Most people cringe when you mention National Parks, they start yelling things about locked gates, no access, no fire wood, no 4wding and no fun- even more yelling occurs when they are World Heritage Listed- but they probably have never been to the Border Ranges that separate NSW and QLD. These ranges ‘developed’ several million years ago when there was major upheaval under ground that pushed a massive amount of earth towards the sky. The most significant feature in this area is Mount Warning, a largely eroded volcano that now around half its original size. National Parks declared this a World Heritage National park back in 1986, listing around 50 rainforest reserves making it one of the largest most extensive in the world. National parks have gone to great lengths to offer a wide range of activities in this park, and needless to say us 4wders and campers are more than welcome.
This trip through time is only around 100km long but a great escape from every day life from the hustle and bustle. Lying just 170 km south east of Brisbane is Kyogle- a logging town from way back; it is the starting point for this trip. A small well equipped country town where pies are still hand made and where you can still get the old fashion service at a proper garage.
The drive starts off by heading north from Kyogle along the Summerland Way for 15km until you hit the little hamlet of Wiangaree- a last minute stop for fresh bread, ice and milk. Turning right here will see you faced with a road and campsite condition board, critical for this area as weather conditions can change dramatically. Winding your way through dairy farms for several kilometres, crossing old timber bridges, you look ahead towards the mountains as they disappear in the clouds makes you wonder what lies ahead. Lynches Creek Road is well signed posted, pointing you towards the Border Ranges. This is where you will start winding your way into the thick lantana infested forest. If there is any moisture about it is advisable to select 4wd as the road climbs sharply for several kilometres, and there isn't much room on either side !!, as the road levels out the signs show that Brisbane is only 132 km away !!.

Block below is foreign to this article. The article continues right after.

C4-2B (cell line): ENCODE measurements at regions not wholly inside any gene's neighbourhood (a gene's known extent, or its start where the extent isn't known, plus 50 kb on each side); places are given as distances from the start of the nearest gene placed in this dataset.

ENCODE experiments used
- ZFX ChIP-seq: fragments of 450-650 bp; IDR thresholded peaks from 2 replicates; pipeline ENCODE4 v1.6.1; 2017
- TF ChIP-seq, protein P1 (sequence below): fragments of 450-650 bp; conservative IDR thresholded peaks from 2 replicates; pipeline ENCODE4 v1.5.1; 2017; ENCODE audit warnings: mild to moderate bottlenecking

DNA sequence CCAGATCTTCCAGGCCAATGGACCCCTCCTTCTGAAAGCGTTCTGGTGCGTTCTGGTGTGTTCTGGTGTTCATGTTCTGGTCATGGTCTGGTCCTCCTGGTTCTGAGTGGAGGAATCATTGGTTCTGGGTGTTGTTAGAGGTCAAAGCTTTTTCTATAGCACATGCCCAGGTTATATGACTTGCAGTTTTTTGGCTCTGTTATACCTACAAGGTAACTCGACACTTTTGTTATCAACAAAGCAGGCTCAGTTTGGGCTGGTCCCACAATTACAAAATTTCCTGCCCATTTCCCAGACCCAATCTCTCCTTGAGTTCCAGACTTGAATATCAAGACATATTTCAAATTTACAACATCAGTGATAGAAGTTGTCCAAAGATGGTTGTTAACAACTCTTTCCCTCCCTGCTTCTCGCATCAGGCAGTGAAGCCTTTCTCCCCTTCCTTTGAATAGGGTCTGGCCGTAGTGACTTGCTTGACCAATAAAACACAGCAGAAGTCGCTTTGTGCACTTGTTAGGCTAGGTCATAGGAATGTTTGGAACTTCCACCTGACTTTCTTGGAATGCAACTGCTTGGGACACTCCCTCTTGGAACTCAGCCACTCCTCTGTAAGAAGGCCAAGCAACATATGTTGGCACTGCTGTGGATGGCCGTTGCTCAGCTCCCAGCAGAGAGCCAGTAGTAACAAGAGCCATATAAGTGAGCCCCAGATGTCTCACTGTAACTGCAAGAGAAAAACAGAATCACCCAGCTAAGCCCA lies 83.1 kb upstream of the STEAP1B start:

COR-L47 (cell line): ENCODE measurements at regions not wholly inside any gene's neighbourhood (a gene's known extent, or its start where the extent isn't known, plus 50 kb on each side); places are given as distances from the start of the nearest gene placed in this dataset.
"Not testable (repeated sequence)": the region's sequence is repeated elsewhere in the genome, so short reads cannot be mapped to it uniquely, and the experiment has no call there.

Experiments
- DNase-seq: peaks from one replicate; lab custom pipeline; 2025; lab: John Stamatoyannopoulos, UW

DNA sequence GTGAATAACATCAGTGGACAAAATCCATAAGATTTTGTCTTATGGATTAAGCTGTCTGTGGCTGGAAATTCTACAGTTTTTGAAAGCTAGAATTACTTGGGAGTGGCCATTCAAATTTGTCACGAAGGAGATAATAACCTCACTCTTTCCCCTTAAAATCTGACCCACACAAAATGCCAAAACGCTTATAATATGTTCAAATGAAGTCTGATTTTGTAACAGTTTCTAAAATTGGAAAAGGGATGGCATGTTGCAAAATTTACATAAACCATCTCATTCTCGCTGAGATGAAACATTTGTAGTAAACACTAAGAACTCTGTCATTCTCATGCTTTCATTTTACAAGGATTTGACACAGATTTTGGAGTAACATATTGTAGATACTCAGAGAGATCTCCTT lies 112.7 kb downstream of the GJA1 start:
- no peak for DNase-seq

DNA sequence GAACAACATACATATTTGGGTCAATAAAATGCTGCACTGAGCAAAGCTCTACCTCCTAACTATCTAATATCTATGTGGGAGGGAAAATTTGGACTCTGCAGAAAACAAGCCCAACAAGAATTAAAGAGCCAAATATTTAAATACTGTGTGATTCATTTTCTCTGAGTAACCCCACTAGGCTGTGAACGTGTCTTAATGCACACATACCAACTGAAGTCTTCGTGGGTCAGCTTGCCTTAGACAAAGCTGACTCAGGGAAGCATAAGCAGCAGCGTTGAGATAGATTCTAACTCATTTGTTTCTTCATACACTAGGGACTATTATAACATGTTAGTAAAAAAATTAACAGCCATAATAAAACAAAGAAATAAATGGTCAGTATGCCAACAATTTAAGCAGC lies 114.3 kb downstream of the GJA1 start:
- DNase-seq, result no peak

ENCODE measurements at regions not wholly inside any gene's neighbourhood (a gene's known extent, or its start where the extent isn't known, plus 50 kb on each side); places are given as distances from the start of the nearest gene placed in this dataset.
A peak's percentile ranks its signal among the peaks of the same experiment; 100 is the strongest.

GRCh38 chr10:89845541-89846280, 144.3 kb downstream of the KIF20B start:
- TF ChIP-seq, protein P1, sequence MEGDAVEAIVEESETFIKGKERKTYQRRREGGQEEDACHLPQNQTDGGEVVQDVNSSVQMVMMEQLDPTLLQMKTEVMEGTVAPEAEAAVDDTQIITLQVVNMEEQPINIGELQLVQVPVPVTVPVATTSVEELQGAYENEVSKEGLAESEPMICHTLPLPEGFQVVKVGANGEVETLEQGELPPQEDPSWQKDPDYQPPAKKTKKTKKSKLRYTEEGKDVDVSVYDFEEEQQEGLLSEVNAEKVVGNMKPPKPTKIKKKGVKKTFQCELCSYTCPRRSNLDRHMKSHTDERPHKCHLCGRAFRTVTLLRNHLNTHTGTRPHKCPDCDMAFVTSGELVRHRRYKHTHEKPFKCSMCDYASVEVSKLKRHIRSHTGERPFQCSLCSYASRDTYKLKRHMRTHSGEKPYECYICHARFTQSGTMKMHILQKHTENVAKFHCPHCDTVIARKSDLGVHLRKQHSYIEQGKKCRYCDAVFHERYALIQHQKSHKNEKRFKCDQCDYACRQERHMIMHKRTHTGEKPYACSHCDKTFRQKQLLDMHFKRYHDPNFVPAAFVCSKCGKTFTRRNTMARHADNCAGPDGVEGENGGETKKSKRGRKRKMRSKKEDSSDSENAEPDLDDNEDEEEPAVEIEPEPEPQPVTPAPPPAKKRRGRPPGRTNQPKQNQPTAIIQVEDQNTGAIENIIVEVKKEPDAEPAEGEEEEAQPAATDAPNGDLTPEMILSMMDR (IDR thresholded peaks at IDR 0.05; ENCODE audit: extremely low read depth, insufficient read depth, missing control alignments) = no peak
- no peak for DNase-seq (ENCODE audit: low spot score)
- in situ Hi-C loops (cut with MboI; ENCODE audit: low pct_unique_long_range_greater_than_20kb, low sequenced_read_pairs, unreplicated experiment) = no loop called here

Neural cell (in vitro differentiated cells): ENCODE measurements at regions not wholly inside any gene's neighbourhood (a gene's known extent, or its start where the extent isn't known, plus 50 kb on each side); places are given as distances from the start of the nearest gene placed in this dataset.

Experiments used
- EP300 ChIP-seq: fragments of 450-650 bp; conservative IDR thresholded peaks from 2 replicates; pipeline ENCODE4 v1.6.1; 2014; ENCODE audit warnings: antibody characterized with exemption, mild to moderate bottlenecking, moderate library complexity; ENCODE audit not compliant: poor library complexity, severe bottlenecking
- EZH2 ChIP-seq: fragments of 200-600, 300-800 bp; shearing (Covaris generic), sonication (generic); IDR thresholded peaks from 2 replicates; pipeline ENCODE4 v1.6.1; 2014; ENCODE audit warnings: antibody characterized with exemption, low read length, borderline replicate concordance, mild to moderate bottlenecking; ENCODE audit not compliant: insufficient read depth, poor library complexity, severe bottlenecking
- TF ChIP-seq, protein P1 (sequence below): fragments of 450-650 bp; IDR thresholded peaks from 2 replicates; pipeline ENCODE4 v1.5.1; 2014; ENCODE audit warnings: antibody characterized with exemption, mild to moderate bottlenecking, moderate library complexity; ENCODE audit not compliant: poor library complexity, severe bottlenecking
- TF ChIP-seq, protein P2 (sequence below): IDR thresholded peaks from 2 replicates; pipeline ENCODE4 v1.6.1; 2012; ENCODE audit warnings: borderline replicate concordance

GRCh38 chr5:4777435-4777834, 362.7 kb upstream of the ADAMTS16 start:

A right hand turn here will head you deeper into the forest, passing several farms with stone fruit and cattle yards on them.
While not a hard drive here it’s advisable to drive with your lights on and keep to the speed limit of 40 km an hour due to the jump ups, sharp turns and narrow roads. The beauty of this loop is that there is minimal driving, so that leaves more time for exploring and camping. At around the 31km mark you will approach the turn off to the first camp ground- Sheep Station Creek. Dropping down into some pristine rainforest, Whipbirds greet your arrival. If you haven't already purchased your camping and vehicle pass you will need to use the honesty box here. Sheep Station Creek Camp ground has some 40 sites, from tents, campers through to walk in sites well away from vehicles. National Parks have done a great (yep great!) job here. Offering solid based campsites, table and chairs, bbqs where you can have a real fire (you must bring your own wood though), clean long drop toilets, a communal shelter with a large fire box and information boards on the local walks and vegetation. Defiantly no complaints paying fees for this area. Steeped in history, there are several walking tracks down to Sheep Station Creek, where there are formed walking tracks and board walks, letting you explore the cool running creek that cuts its way through boulders and palm trees. Back at the turn of the century the red cedar cutters used this area to transfer logs down stream to awaiting ships. Problem here was the steep contours of the land, so it is possible to see where they unloaded these massive logs, moved the bullocks around the turn then transferred the logs back on for the next section of the journey- there is a large rock here where the cutters blazed their names into dating back to the 1880’s.